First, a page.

I also believe it’s overly simplistic to focus on the conversion rate and hold everything else equal. 4% is greater than 1%, but let’s not forget that it’s the product of conversion rate and transaction size that matters. When I managed this at LogMeIn, we saw sub-1% conversion rates to a hugely valuable support tool (LogMeIn Rescue) that was relatively expensive. This was expected because the features in LogMeIn Rescue only applied to a subset of free users. The business model was highly profitable.

    Furthermore, advertising free and freemium have a much higher response rate than advertising paid products. In some cases, clickthrough rates are 10x higher. Thus the conversion rates may be lower when there is a free offering, but this is offset by a much lower CPA (acquisition cost). The net result of these offsetting effects to ROI is unclear and depends on the product.

    Last point for now, freemium is not a pure cost center. Free users (at least a proportion of them) are future customers – and keep in mind that the products which they eventually purchase may not even be on the product roadmap yet. It’s hard to know the value of a free user today. If you knew the net present value of all transactions that customers would someday purchase, then you would know precisely whether or not freemium makes sense! There are ways to get at this value but it depends on the company and the market.

    Thanks for sharing!

    • Patrick Foley

      Good read, Steven … but I suspect Jason is trying to caution people against using freemium at all, or at least not to use it in a lazy way.
      I had a conversation with Ash Maurya about this very subject … his message was simply that you get better information by STARTING with paying users – you can always add freemium later, since – as Jason notes – it’s a marketing tactic.

      I liked your article, but it addresses a different question IMO – how to do freemium right once you decide to use freemium at all.

      • Steven Dupree

        Thanks Patrick, I see your distinction. Of course: starting with pure paying users provides pristine information in return for slower growth! Free users are easier to accumulate and they become a base that you can learn from and bounce ideas off – but this may take your company further from profitability.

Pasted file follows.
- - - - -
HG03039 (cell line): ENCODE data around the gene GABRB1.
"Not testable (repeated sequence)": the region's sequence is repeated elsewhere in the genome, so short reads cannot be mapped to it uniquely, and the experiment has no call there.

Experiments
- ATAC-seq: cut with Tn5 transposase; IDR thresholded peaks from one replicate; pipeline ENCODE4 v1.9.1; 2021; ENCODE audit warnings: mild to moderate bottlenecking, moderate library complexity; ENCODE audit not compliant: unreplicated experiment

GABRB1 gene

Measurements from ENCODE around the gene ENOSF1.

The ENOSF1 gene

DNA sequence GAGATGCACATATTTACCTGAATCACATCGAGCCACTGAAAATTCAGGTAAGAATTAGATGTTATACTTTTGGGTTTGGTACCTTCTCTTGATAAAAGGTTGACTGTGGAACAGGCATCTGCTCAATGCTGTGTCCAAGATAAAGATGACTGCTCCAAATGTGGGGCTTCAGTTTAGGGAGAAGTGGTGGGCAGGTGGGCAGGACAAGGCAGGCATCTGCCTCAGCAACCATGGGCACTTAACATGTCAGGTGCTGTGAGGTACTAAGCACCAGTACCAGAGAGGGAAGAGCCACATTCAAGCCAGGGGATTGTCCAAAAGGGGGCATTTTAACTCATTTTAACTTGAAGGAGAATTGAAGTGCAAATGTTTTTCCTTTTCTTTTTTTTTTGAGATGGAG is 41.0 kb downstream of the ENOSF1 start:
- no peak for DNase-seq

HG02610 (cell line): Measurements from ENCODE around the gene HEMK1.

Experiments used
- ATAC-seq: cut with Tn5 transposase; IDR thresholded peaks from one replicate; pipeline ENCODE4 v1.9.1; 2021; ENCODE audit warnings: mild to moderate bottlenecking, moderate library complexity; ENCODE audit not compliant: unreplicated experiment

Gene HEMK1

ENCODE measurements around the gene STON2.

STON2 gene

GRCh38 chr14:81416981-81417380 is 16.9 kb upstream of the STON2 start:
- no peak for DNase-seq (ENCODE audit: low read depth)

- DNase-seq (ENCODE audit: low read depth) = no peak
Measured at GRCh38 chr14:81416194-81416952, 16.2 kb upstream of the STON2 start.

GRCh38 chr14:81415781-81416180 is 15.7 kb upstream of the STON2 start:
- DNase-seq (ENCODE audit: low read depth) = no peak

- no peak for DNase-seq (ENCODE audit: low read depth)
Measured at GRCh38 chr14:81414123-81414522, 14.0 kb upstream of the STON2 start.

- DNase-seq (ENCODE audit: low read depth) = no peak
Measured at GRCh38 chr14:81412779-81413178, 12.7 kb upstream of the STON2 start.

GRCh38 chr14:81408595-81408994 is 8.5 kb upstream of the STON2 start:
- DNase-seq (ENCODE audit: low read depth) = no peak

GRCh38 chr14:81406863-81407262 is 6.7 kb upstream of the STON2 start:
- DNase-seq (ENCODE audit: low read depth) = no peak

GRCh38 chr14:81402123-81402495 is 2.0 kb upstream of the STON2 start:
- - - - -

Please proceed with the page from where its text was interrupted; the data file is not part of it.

We may agree that once you go freemium it’s hard to go back if customers are accustomed to receiving a product or service for free. That’s a strong argument in favor of trying pure paid first.

    • Richard Garand

      Doesn’t it make sense then to understand the full cost of acquiring a paying customer, using free versions as marketing channel? If it turns out that it is good for your business then you’ll see that clearly it beats all other marketing channels and you’ll keep doing it. If it isn’t good then you won’t waste your time.

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  • Francis Moran

    One of my favourite quotes, from Shopify founder Tobi Lütke, summarizes many of the issues you raise here, Jason. “Twenty-four dollars a month is a slightly more annoying version of free,” he said in recounting how Shopify experienced swift and steady growth from real users once it shifted to a minimum monthly subscription model. The tire-kickers with their expensive server cycles and support calls all went away, and those who could see real value in the product were happy to pay a modest amount for it. Break out the hockey stick growth curve.

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  • Kumara S Raghavendra

    Insightful piece, Jason. Pegging the costs on the marketing department makes good sense. But in doing so, are you suggesting that going freemium is a purely marketing call?

    • Jason Cohen

      Perhaps nothing in a startup is “purely” one thing or another. Rising prices isn’t purely around profit for example — it changes your ability to spend money to acquire, which changes the marketing channels you can use, and it also segments out different customer populations which then also might demand different product and service.